Delete
  52. Good thoughts. It reminds me a little of a friend of mine, whose motto in life is "live slow and prosper." :-)

    It's usually presumptuous for anybody to tell other people how to write, as if there's only one way to do it.

    Some people outline, some people don't. Some people have to write page a day. Some people have fits of mad output followed by dry times.

    People are different and that's okay.

    It's one thing to have rules and standards for the final product, but it's another to try to create rules for how to get there.

    ReplyDelete
    Replies
    1. Crowhill--I love it: "LIVE SLOW AND PROSPER!" We need that on a bumper sticker!

      Lots of wisdom in your comment. Each of us has our own path. I'm amazed at how many people prefer to be bullied into following somebody else's.

      Delete
  53. Telling someone who "wants to write" to "write slow" is giving them a reason to NOT write or "wait for the muse." Few famous writers of the past only wrote a couple times a week or a month or waited for their muse.

    Today readers want fast paced writing style. And frankly, with all the garbage hitting the self-published e-shelves, I think readers want someone who actually edited their work. No writer likes the idea of editing. But that's a fact of life. Do you think the great guitar gods gave up practicing after their first album? No. If they did, they'd have dropped into obscurity.

    Writing is editing. Writing often all the time is paramount, whether fast or slow...steady and always. Anything else is just a bookworm who wants to write.

    ReplyDelete
    Replies
    1. Rene--I'm not sure you read the same post I wrote. Writing slow--a few thousand words a day--isn't the same as not writing at all. What an odd interpretation. Hard to know how to respond.

      But I'm glad you agree that editing is important.

      Delete
  54. Waiting for the Muse is like Waiting for Godot.

    I have read books from presses both big and small that could have used another rewrite. As has been said over and over again, there are some that can produce gold the moment the y put word to the page. Most of use produce crap that has to polished.

    http://www.discovery.com/tv-shows/mythbusters/videos/polishing-a-turd-minimyth.htm

    ReplyDelete
    Replies
    1. Jesse--This is feeling kind of creepy. I didn't use the words "waiting for the muse" anywhere in my post. Now two commenters are arguing against something I never said.

      What I actually said is that writing slow and steady works for a lot of professional writers like me who edit as they go. But some writers need a NaNo pace to "let their muse loose on the page" (only time I mentioned "muse")

      HOWEVER, not editing that speed-written product in order to speed up the publishing process is something I don't recommend, and in that I differ from DWS.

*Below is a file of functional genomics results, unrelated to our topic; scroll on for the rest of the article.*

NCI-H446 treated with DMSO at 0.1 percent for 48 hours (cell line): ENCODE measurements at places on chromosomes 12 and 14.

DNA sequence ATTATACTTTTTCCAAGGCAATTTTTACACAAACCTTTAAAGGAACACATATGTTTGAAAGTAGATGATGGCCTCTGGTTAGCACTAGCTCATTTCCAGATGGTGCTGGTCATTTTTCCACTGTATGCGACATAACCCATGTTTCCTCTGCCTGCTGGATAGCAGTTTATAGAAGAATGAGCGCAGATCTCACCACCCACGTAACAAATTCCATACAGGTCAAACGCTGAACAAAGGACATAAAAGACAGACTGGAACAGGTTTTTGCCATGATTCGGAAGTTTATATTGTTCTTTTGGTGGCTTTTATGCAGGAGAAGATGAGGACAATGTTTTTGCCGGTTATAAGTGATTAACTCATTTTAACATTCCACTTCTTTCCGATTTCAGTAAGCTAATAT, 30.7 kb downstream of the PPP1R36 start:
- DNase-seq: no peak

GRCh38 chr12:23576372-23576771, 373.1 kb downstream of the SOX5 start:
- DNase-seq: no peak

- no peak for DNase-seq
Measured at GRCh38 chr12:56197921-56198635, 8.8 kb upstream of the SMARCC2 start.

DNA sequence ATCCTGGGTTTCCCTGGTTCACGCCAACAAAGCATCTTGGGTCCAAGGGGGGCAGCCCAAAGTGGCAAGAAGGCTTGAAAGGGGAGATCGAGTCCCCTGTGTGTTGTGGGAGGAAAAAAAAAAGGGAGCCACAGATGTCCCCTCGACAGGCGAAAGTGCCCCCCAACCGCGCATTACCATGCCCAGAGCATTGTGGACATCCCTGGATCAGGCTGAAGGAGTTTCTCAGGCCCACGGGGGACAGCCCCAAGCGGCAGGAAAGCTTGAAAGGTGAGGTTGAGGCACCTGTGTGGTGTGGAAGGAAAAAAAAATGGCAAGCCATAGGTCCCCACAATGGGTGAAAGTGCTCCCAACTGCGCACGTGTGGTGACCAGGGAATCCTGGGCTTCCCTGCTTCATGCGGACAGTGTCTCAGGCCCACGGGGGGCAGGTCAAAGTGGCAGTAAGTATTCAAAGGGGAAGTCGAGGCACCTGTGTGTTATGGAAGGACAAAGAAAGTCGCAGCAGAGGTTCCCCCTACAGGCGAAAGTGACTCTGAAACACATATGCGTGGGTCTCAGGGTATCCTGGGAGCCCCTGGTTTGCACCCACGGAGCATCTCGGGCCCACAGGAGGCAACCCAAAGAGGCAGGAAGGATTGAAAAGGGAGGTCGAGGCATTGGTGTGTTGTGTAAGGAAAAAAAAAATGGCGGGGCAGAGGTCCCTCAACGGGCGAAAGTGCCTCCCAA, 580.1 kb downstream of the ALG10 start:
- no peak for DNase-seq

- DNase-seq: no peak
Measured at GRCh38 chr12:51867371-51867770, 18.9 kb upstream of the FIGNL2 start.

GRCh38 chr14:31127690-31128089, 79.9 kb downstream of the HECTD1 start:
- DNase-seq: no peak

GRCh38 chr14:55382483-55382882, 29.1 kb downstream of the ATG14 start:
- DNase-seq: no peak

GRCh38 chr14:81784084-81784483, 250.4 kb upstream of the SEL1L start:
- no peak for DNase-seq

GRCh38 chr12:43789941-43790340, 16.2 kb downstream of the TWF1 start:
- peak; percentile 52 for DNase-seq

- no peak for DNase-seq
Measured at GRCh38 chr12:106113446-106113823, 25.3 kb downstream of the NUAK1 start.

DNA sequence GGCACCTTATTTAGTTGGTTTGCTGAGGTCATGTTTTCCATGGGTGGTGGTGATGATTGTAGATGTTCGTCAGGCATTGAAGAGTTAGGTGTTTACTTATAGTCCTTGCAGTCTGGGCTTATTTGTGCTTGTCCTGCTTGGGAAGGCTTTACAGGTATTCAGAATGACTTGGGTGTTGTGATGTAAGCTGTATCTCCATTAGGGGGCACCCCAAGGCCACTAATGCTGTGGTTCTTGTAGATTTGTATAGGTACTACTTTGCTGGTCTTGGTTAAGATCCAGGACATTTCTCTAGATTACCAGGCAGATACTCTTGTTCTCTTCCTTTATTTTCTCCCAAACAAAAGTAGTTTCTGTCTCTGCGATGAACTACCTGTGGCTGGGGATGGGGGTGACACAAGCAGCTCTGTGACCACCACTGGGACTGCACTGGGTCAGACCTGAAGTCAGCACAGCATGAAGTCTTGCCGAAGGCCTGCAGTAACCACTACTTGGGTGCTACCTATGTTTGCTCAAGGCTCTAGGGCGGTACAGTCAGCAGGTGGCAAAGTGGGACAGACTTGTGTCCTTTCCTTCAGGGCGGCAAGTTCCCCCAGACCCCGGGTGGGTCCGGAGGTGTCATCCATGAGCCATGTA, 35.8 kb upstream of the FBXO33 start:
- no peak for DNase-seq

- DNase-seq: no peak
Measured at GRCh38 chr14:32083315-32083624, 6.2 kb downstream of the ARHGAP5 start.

Delete
  55. Anne: Another great post. I read DWS too and ignore the "don't rewrite" stuff because he also reminds us we're all different. What's good for some (the woman in my class who rewrote the same chapter over and over every week) doesn't work for others. And Hugh Howey wrote a blog post last week titled, "My writing sucks," because he must improve that first draft. I do about a book a year, and the only reason I have nine novels on Amazon is because I started so long ago. I often quote your line, "Kindle no book before its time," because the goal always has to be to make it the best you can. We do get better with practice (as in anything) but I won't put out work until I think I fixed all flaws. All the thinking, plotting and research are part of writing too and slows us down.

    ReplyDelete
    Replies
    1. Phyllis--I agree with so much of what he says. I still think his blog is one of the best ones for indies around. And you're right that perfectionists who rewrite the same thing over and over aren't doing themselves any favors. And they're offering a reason for justifiable homicide to their critique group. :-)

      Kindle no book before its time is a good motto. I'd forgotten I said that! We need it on a sampler. True: the actual writing is a small part of the process.

      Delete
  56. This post speaks to me. I have read so much pap lately that frankly, I do not see how it got published (and this includes novels ostensibly written by well-known authors). I suppose if one's primary concern is making a living with his or her writing, the pressure is there to write fast and write often. This is probably why the writers that history remembers are those who did not write for this reason. I suppose every writer would like to derive financial benefit from his craft (you don't write to worsen your lot in life), but, in my mind, the primary focus of a writer should be that he has a story to tell and cannot rest until it is told.

    ReplyDelete
    Replies
    1. DRJ--There is indeed too much sub-par stuff getting published right now, by indies and trads alike. People are told that if they just put enough stuff out there, regardless of quality, they will prosper. But many don't. I've seen their laments in many writing forums and threads.

      I've also seen readers' anti-author backlash in places like Amazon and Goodreads, because they have read so much trash, and the authors behave like amateurs when they get called on it by reviewers. (Not that all bad reviews reflect bad books. Many "reviewers" are just snark machines these days.)

      On the other hand, some enduring authors did write fast (especially considering they used feathers dipped in ink.) Dickens and Anthony Trollope put out great books at a pretty amazing pace considering their lack of technology. But they had professional editors and proofreaders. Even their stuff would probably not have endured, if they'd tossed it out into the marketplace unedited.